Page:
44. notes • Optimal orientation of IndIGO arm is due north and due east • 4 detector network sensitivity insensitive to IndIGO orientation (diff from LIGO-A which is antipodal to Livingston • F: Network efficiency to capture signal and unif across sky • Alpha: Alignment factor – ability of NW to detect both polarizations • 2-4: Adding 4th site enables more robust coherent DA..2 null streams • Triangulation requires measurement of arrival times ..need comman timing ref, reconstruction of signal WF • Coherent NW analysis..Reconstructs WF and sky coords simultaneously Data from all detectors in NW simult processed to reconstruct a common GW signal consistent with detector responses..Src param obt my maximization of liklihood ratio over signal wf and sky coords • NW performance dep on # of detectors, location, orientation of arms • NW of K similar detectors has a factor \sqrt(K) lower noise Ampl than indiv • As more detectors are added to NW, detection rates increase • NW with more detectors less affected by non-gaussian and non-stationary noise..lower false alarm rates, higher detection confidence for same nW threshold..Relocation to LA does not affect detection rates for the 2 possible orientation..reconstruction of GW polarization does prefer one..

    45. notes • Baseline determines accuracy with which sources can be located in the sky • Time delay triangulation..longer blbetter rel accursmaller skyposn errorintr amp and polarizn wrong

    46. Using GWs to Learn about the Source: an Example Over two decades, RRI involved in computation of inspiral waveforms for compact binaries & their implications and IUCAA in its Data Analysis Aspects. Can determine • Distance from the earth r • Masses of the two bodies • Orbital eccentricity e and orbital inclination i

    47. Gravitational wave Astronomy : vit GWIC Roadmap Document

    48. Unique Technology Payoffs • Lasers and optics..Purest laser light..Low phase noise, excellent beam quality, high single frequency power • Applications in precision metrology, medicine, micro-machining • Coherent laser radar and strain sensors for earthquake prediction and other precision metrology • Surface accuracy of mirrors 100 times better than telescope mirrors..Ultra-high reflective coatings : New technology for other fields • Vibration Isolation and suspension..Applications for mineral prospecting • Squeezing and challenging “quantum limits” in measurements. • Largest Ultra-high vacuum system 10^-9 torr (1picomHg) in the region.Such a UHV system will provide industry a challenge and experience. • Computation Challenges: Cloud computing, Grid computing, new hardware and software tools for computational innovation.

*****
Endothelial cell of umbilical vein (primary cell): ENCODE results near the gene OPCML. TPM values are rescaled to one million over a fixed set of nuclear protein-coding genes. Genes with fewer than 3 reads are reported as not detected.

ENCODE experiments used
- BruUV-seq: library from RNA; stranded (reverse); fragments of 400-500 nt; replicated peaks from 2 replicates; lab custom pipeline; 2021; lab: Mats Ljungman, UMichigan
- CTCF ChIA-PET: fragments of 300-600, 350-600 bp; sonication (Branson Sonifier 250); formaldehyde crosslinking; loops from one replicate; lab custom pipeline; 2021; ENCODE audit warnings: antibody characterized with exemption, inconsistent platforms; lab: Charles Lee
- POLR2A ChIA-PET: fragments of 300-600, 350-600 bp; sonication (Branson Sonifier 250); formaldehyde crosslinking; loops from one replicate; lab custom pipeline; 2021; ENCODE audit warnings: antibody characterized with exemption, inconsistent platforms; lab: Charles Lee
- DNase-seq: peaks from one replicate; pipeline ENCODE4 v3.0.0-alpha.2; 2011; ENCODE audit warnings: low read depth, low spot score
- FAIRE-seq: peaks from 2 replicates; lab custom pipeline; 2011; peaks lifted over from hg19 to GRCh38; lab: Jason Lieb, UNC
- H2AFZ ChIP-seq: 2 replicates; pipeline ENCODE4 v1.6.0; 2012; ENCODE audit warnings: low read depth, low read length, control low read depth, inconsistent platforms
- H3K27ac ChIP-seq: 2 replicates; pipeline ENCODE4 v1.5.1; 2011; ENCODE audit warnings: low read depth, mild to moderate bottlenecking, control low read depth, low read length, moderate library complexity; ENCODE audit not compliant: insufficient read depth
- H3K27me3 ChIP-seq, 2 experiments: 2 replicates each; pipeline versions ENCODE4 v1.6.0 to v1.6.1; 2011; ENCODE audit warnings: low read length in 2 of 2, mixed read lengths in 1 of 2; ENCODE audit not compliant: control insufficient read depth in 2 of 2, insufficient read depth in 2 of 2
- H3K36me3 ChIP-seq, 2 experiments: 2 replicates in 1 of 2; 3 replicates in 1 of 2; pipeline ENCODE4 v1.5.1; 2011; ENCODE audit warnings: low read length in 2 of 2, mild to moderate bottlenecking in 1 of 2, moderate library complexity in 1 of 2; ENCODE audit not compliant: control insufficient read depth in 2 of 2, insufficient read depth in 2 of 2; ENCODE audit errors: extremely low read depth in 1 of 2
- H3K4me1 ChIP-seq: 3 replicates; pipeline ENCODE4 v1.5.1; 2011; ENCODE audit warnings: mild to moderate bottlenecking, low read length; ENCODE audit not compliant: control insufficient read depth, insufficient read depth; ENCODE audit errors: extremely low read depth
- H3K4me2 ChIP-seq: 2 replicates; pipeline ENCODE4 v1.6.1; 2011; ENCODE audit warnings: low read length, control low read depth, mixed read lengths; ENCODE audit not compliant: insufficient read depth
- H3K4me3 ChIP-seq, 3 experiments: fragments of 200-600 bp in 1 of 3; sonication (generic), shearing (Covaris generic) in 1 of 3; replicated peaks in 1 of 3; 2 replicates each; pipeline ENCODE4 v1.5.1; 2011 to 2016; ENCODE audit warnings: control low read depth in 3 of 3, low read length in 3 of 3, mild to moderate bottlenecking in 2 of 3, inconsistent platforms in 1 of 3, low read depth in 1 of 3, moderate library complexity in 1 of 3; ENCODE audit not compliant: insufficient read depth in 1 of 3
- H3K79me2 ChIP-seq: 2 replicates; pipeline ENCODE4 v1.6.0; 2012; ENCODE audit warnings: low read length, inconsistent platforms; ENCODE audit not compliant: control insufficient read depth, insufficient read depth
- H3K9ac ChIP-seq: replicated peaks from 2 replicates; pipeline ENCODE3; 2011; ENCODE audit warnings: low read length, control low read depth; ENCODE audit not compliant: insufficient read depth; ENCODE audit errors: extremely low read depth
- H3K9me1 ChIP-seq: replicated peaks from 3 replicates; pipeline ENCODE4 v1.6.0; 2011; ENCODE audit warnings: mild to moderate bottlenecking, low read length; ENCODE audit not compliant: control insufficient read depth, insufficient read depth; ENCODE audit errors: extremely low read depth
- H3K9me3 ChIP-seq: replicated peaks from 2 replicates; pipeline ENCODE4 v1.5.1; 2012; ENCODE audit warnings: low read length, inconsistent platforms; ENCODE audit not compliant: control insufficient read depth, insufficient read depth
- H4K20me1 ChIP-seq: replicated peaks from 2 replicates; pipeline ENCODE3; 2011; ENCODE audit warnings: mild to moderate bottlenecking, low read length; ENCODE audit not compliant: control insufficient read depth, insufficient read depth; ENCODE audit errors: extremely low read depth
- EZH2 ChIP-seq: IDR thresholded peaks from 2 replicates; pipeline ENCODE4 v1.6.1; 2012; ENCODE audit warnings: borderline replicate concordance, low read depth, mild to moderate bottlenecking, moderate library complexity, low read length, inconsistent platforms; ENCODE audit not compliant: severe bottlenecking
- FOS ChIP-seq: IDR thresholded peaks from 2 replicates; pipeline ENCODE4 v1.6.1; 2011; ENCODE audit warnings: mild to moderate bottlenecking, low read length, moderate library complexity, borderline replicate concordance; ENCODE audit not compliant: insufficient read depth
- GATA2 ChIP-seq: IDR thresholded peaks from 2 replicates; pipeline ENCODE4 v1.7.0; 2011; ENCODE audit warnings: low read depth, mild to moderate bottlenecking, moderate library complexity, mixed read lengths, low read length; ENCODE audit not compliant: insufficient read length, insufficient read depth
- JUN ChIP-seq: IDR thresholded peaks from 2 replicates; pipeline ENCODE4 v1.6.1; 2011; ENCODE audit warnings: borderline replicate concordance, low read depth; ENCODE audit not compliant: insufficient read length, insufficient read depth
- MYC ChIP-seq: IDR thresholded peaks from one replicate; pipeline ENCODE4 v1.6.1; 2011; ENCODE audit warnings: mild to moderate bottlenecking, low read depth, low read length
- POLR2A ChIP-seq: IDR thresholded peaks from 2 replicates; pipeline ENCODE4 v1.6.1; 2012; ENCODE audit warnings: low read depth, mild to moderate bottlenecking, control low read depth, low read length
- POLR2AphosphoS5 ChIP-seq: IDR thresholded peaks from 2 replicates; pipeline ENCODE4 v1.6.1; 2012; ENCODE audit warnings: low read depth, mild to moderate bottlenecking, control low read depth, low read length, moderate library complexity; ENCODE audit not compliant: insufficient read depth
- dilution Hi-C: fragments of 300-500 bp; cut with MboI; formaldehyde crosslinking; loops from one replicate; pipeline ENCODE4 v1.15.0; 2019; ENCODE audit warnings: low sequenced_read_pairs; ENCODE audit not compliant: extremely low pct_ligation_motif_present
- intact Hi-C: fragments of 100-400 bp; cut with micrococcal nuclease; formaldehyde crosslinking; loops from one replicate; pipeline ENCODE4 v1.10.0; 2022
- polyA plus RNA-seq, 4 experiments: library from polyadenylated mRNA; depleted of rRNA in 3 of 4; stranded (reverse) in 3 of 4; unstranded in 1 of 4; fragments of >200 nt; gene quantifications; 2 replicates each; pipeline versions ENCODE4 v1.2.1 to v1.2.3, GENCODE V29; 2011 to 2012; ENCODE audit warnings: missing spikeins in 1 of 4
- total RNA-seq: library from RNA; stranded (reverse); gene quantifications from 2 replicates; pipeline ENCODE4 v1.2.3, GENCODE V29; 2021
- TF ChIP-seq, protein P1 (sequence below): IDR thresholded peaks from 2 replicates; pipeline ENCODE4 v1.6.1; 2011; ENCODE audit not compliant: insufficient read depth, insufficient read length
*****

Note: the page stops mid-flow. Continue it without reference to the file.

49. Gravitational wave Astronomy : vit • Synergy with other major Astronomy projects • SKA : Pulsars timing and GW background, GW from Pulsars ,… • ( RADIO: Square Kilometer array) • CMB : GW from inflation, cosmic phase transitions, dark energy …. • (Cosmic Microwave Background : WMAP, Planck, CMBPOl, QUaD,…) • X-ray satellite (AstroSat) : Spacetime near Black Holes, NS, …. • Gamma ray observatory: GRB triggers from GW • (FermiLAT, GLAST,….) • Thirty Meter Telescope: Resolving multiple AGNs, optical follow-up, … • INO: cross correlate neutrino signals from SN event • LSST: Astro-transients with GW triggers, Cosmic distribution of dark matter , Dark energy GWIC Roadmap Document

    50. 23 July 2011 Dear Bala: I am writing to invite you to attend the next meeting of the Gravitational Wave International Committee (GWIC) to present the GWIC membership application for IndIGO. This in-person meeting will give you the opportunity to interact with the members of GWIC and to answer their questions about the status and plans for IndIGO. Jim Hough (the GWIC Chair) and I have reviewed your application and believe that you have made a strong case for membership…… Invitation to Present IndIGO case for GWIC Membership on July 10 at GWIC meeting at Cardiff